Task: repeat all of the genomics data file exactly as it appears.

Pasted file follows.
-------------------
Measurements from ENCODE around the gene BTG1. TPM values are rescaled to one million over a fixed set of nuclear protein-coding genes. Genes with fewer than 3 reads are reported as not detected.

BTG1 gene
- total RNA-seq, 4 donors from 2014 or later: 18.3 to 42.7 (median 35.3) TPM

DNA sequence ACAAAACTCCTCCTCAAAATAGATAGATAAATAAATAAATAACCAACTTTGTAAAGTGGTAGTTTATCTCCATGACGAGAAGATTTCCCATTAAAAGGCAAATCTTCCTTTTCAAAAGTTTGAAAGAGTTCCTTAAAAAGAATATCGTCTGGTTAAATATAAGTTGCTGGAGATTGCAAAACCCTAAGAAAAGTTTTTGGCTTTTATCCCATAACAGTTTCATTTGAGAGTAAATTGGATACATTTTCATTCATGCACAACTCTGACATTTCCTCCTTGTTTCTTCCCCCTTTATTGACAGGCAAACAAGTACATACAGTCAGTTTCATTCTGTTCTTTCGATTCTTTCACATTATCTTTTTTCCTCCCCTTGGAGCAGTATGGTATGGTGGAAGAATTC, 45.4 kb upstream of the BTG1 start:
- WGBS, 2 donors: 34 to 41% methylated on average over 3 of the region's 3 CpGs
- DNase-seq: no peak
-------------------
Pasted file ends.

Measurements from ENCODE around the gene BTG1. TPM values are rescaled to one million over a fixed set of nuclear protein-coding genes. Genes with fewer than 3 reads are reported as not detected.

BTG1 gene
- total RNA-seq, 4 donors from 2014 or later: 18.3 to 42.7 (median 35.3) TPM

DNA sequence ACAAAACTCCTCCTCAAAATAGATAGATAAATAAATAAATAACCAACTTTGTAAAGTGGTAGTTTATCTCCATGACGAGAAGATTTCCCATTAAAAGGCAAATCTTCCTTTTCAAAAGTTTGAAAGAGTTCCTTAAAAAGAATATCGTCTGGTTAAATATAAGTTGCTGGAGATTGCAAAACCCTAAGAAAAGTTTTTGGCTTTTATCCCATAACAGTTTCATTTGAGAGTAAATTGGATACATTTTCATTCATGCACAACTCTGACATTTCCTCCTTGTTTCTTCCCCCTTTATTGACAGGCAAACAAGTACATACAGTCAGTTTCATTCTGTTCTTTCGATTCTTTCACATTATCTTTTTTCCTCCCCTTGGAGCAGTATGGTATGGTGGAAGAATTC, 45.4 kb upstream of the BTG1 start:
- WGBS, 2 donors: 34 to 41% methylated on average over 3 of the region's 3 CpGs
- DNase-seq: no peak